We will affirm the denial of a motion for directed verdict if substantial evidence, either direct or circumstantial, supports the conviction. Harmon v. State, 340 Ark. 18, 22, 8 S.W.3d 472, 474 (2000). Substantial evidence is evidence which would compel a conclusion one way or the other with reasonable certainty, without relying on mere speculation or conjecture. If circumstantial evidence alone is relied upon, the evidence must establish every element of the crime. Green v. State, 269 Ark. 953, 601 S.W.2d 273 (Ark.App. 1980) (citing Henley v. State, 255 Ark. 863, 503 S.W.2d 478 (1974)). Circumstantial evidence may not provide the sole basis for a criminal conviction if it can be reconciled with the theory that someone other than the defendant committed the crime or that there

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was no crime committed at all. Bowie v. State, 185 Ark. 834, 49 S.W.2d 1049 (1932). The circumstances relied upon by the State " must be so connected and cogent as to show guilt to a moral certainty and must exclude every other reasonable hypothesis than that of guilt of the accused." Lindsey v. State, 68 Ark.App. 70, 73, 3 S.W.3d 346, 348 (1999).

Henson was charged and convicted of theft of property pursuant to Arkansas Code Annotated § 5-36-103(b)(1)(A) (Repl. 2013). A person commits theft of property if she knowingly " [t]akes or exercises unauthorized control over or makes an unauthorized transfer of an interest in the property of another person with the purpose of depriving the owner of the property[.]" Ark. Code Ann. § 5-36-103(a)(1) (Repl. 2013). Theft of property is a Class B felony if the value of the property is twenty-five thousand dollars or more. Ark. Code Ann. § 5-36-103(b)(1)(A) (Repl. 2013). The distinction between types of theft has been abolished under Arkansas law; Arkansas Code Annotated § 5-36-102 (Repl. 2009) explicitly states that theft of property embraces the separate offenses previously known as larceny, embezzlement, false pretense, extortion, blackmail, fraudulent conversion, receiving stolen property, and other similar offenses.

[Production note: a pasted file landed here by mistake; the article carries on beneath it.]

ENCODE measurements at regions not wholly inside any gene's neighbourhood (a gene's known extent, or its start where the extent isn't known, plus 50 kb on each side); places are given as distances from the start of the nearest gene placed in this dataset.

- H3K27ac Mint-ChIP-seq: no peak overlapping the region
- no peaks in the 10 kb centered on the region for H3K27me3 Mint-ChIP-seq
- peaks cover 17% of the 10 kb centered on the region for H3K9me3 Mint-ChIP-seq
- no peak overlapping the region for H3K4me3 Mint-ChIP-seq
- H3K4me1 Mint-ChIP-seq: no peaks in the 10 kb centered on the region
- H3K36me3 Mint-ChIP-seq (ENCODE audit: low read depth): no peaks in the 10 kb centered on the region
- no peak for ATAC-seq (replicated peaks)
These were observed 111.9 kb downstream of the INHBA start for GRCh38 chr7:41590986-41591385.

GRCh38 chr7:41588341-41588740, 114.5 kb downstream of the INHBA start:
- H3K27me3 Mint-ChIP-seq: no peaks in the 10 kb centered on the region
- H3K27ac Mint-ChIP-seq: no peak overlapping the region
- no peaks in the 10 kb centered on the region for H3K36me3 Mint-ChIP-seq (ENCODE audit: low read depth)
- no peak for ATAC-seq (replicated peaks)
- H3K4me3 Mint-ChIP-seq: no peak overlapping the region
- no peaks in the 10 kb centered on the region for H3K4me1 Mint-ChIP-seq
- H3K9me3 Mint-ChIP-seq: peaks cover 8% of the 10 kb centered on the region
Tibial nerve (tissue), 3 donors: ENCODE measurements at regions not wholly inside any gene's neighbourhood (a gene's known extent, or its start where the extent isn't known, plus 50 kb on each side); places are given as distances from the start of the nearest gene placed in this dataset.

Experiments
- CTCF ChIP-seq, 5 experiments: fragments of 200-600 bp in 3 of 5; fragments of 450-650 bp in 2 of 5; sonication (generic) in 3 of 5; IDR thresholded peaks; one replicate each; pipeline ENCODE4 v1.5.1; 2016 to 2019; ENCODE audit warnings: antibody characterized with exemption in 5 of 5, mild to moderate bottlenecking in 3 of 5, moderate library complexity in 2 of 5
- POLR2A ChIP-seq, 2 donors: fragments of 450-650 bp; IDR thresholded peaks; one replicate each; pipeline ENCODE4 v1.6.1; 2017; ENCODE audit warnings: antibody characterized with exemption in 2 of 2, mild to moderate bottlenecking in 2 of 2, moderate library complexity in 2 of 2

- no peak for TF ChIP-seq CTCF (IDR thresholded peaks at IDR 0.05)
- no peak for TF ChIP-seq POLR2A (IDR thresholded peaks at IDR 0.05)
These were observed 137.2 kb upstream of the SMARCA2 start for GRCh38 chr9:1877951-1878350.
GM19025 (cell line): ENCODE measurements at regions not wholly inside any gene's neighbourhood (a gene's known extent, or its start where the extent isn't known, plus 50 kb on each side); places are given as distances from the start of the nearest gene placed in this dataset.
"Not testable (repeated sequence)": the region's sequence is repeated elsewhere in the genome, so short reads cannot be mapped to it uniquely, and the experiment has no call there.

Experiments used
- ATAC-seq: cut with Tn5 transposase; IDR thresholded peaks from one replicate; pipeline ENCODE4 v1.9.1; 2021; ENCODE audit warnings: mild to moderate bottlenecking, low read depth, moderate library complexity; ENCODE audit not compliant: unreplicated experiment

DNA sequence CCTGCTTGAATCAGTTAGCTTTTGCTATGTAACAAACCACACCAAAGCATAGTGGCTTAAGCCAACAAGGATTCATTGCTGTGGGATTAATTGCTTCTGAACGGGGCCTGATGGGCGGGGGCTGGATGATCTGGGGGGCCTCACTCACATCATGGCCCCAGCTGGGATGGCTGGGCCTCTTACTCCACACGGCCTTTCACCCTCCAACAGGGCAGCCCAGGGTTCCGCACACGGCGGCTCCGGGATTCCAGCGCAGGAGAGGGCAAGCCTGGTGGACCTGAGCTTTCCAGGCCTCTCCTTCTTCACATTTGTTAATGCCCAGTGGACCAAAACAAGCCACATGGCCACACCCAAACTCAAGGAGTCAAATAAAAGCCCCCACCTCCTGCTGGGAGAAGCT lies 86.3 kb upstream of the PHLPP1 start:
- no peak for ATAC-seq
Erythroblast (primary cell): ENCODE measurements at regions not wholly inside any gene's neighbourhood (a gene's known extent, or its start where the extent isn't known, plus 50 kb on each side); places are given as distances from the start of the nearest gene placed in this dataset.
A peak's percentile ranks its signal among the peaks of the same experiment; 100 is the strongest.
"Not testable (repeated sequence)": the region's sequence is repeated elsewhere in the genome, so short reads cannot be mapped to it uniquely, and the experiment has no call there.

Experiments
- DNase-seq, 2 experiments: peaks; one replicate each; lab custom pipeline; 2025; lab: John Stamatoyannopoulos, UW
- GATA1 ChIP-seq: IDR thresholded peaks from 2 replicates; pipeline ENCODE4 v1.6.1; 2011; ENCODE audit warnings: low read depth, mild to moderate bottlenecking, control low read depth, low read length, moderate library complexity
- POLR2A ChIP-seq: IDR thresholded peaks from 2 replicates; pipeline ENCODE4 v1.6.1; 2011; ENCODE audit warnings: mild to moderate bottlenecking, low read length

We hold that substantial evidence supports the theft-of-property conviction in this case. The evidence showed that Henson was the only employee who made bank deposits and was the only employee who reported the deposits in transit used to conceal the theft. Moreover, there is no other explanation for the significant cash deposits made to her personal accounts, which stopped once she was terminated, or for how she was able to afford expensive vacations, concerts, and luxury beauty treatments on her annual household income.

Henson challenges her conviction by citing evidence that other people had access to the cash stored in the safe room at Malvern Water Works and, therefore, had an opportunity to commit the crime. She points to evidence that her depositing and accounting practices were satisfactory to the accountants prior to their review of the 2010 accounts. She claims that evidence as to her credit-card debt and difficulties in making mortgage and utility payments is exonerative rather than inculpatory because it indicated a lack of funds rather than excess cash at hand. Finally, she contends that the evidence related to her personal finances and expenditures amounts to nothing more than poor money management rather than evidence of six-figure embezzlement.

Henson's arguments fail because they wholly ignore the substantial evidence that weighs heavily in favor of her guilt. Although the evidence presented against Henson was mostly circumstantial, it was more than sufficient to sustain her conviction. In this case, the evidence established that there was only one theory of the crime that conformed to the evidence. Not only did Henson have access to the cash, she concealed the missing money during audits, and she benefited from the crime. Therefore, we hold that substantial evidence supports her conviction for theft of property.


Gladwin, C.J., and Walmsley, J., agree.